High Tolerance of the Invasive Submersed Plant Cabomba Caroliniana to Underwater Light Attenuation May Facilitate Its Invasiveness
Invasion by introduced species has been listed as one of the main threats to freshwater biodiversity worldwide. Invasive species have resulted in reduced abundance and diversity of native species in invaded natural habitats and caused harm to human society. However, the mechanisms of plant invasion in natural habitats remain controversial.
In the late 1980s, Carolina fanwort (Cabomba caroliniana) was introduced to China as an aquarium plant because of its beautiful fan-shaped dissected leaves, and soon escaped as a serious invasive threat to freshwater ecosystems. It was listed as an invasive species in the 4th patch of ‘the List of Alien Invasive Species in China's Natural Ecosystem’ by the Ministry of Ecology and Environment of China in 2016.
Researchers, led by Dr. HUANG Xiaolong, from Prof. LI Kuanyi's team from the Nanjing Institute of Geography and Limnology of the Chinese Academy of Sciences, along with their international collaborators, have investigated why C. caroliniana is so successful in invading China through field investigations and a mesocosm experiment.
Their findings were published in the Diversity and Distributions on Mar. 15, 2023.
In the field investigations, seventy-two aquatic plant quadrats dominated by one of three plant species (native Hydrilla verticillata, Myriophyllum spicatum and invasive C. caroliniana) were collected in East China. The field investigations showed that water turbidity and underwater photosynthetically active radiation (PAR) were the main factors affecting the relative coverage and abundance of the three submerged plants.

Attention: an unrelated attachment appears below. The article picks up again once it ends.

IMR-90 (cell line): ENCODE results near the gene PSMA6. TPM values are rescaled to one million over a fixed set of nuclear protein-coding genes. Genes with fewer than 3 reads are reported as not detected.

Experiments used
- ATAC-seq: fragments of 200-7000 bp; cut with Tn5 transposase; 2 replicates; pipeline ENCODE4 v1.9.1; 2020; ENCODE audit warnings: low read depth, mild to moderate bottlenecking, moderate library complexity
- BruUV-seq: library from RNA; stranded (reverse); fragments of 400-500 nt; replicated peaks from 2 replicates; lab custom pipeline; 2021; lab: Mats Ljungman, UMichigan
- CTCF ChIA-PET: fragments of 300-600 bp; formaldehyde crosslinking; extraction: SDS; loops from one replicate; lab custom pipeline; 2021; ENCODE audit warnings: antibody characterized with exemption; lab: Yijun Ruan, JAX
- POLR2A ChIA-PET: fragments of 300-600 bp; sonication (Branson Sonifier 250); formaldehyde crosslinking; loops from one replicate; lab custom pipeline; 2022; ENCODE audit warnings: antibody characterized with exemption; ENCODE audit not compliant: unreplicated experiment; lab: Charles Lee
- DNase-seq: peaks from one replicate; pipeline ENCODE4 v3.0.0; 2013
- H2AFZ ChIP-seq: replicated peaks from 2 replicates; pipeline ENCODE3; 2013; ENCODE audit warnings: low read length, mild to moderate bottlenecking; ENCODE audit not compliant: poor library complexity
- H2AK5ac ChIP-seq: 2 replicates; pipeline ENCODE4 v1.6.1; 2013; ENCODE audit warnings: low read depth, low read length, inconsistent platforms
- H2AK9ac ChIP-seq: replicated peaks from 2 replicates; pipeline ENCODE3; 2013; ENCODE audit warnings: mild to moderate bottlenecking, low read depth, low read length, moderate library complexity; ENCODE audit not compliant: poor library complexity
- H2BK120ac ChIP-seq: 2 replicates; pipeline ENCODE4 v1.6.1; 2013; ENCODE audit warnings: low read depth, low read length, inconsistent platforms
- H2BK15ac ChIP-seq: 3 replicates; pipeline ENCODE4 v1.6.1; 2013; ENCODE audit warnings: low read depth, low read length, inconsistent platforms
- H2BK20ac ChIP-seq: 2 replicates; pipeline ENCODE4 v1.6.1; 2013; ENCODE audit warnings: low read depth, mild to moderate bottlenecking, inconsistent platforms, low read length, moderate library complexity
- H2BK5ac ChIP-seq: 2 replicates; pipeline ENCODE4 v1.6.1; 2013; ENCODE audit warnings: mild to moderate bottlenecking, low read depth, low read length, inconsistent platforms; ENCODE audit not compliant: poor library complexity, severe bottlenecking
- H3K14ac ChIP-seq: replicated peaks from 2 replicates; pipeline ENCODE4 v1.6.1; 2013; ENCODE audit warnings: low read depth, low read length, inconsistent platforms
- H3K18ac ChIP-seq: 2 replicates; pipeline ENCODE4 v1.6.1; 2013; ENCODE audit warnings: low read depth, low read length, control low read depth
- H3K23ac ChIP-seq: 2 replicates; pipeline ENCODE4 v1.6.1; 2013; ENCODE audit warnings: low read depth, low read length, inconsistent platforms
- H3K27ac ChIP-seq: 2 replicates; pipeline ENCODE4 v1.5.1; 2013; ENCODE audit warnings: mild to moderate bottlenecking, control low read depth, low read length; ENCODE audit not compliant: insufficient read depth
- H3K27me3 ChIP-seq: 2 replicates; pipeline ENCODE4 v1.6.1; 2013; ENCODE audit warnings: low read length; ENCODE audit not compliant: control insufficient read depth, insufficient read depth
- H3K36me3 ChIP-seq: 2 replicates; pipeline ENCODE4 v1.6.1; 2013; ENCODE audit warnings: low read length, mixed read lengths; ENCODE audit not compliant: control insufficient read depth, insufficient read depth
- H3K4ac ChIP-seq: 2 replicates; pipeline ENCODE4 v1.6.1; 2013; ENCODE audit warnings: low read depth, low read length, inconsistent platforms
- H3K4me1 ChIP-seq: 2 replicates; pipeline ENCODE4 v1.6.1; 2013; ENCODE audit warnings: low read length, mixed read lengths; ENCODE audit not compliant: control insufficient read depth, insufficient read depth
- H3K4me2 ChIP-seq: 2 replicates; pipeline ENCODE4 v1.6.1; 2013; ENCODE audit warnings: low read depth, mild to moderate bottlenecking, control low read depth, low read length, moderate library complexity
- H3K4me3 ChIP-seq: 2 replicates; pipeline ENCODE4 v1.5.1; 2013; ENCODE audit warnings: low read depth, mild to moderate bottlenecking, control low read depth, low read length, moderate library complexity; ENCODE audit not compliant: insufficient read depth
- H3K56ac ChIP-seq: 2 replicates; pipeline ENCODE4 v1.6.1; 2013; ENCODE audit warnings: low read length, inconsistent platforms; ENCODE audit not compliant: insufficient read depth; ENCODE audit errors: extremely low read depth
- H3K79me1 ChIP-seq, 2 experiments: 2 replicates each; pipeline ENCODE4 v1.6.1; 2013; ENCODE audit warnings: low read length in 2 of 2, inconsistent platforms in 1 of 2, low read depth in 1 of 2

Subsequently, a mesocosm experiment was conducted to explore the responses of the functional traits of the three species to different levels of underwater PAR. The results showed that the performance of C. caroliniana was superior to that of the two native species at low underwater PAR, indicating a better ability of this species to attenuate light.
“If underwater darkening continues, submerged plants that are not suitable for or sufficiently tolerant of growth under these conditions may vanish, and plants that are suitable for these conditions, typically invasive plants, may prosper,” said Dr. HUANG.
The results also indicate that if water bodies maintain low turbidity and a high underwater PAR after ecological restoration, the dominance of native aquatic plant vegetation will be achieved, thus constraining the growth and spread of invasive plants.
“The ecological restoration of aquatic habitats that relies on the reconstruction of aquatic vegetation is a feasible strategy, but it must be based on habitat transformation. After the ecological restoration is completed, water bodies can maintain low turbidity and a high underwater PAR, and natural restoration of aquatic vegetation can be achieved,” said Dr. HUANG.
(online on Jan. 31 2023)
Nanjing Institute of Geography and Limnology